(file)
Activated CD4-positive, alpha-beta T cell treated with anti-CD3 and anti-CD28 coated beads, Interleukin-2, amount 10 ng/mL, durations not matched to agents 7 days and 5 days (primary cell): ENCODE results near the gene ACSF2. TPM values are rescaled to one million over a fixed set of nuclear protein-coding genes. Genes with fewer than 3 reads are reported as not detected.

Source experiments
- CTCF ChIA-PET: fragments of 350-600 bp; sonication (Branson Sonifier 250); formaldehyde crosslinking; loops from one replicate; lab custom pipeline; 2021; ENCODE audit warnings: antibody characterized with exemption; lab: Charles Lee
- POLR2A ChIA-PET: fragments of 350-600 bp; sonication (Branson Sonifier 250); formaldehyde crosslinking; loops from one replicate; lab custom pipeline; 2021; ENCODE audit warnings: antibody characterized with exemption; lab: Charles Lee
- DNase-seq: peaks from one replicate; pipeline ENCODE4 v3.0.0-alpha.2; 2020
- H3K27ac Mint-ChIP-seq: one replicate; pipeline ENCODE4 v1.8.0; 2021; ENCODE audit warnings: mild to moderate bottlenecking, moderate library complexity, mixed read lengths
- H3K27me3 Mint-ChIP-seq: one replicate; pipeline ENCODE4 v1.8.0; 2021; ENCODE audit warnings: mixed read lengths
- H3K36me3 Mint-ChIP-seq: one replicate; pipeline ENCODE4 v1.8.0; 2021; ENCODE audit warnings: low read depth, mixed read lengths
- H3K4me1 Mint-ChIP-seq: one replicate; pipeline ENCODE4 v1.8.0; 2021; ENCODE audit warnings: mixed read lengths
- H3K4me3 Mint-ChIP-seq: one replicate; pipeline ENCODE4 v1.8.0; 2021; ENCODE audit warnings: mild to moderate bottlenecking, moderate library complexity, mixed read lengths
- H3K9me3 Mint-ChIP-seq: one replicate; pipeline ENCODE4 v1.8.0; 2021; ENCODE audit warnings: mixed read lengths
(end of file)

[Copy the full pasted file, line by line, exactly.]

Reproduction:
Activated CD4-positive, alpha-beta T cell treated with anti-CD3 and anti-CD28 coated beads, Interleukin-2, amount 10 ng/mL, durations not matched to agents 7 days and 5 days (primary cell): ENCODE results near the gene ACSF2. TPM values are rescaled to one million over a fixed set of nuclear protein-coding genes. Genes with fewer than 3 reads are reported as not detected.

Source experiments
- CTCF ChIA-PET: fragments of 350-600 bp; sonication (Branson Sonifier 250); formaldehyde crosslinking; loops from one replicate; lab custom pipeline; 2021; ENCODE audit warnings: antibody characterized with exemption; lab: Charles Lee
- POLR2A ChIA-PET: fragments of 350-600 bp; sonication (Branson Sonifier 250); formaldehyde crosslinking; loops from one replicate; lab custom pipeline; 2021; ENCODE audit warnings: antibody characterized with exemption; lab: Charles Lee
- DNase-seq: peaks from one replicate; pipeline ENCODE4 v3.0.0-alpha.2; 2020
- H3K27ac Mint-ChIP-seq: one replicate; pipeline ENCODE4 v1.8.0; 2021; ENCODE audit warnings: mild to moderate bottlenecking, moderate library complexity, mixed read lengths
- H3K27me3 Mint-ChIP-seq: one replicate; pipeline ENCODE4 v1.8.0; 2021; ENCODE audit warnings: mixed read lengths
- H3K36me3 Mint-ChIP-seq: one replicate; pipeline ENCODE4 v1.8.0; 2021; ENCODE audit warnings: low read depth, mixed read lengths
- H3K4me1 Mint-ChIP-seq: one replicate; pipeline ENCODE4 v1.8.0; 2021; ENCODE audit warnings: mixed read lengths
- H3K4me3 Mint-ChIP-seq: one replicate; pipeline ENCODE4 v1.8.0; 2021; ENCODE audit warnings: mild to moderate bottlenecking, moderate library complexity, mixed read lengths
- H3K9me3 Mint-ChIP-seq: one replicate; pipeline ENCODE4 v1.8.0; 2021; ENCODE audit warnings: mixed read lengths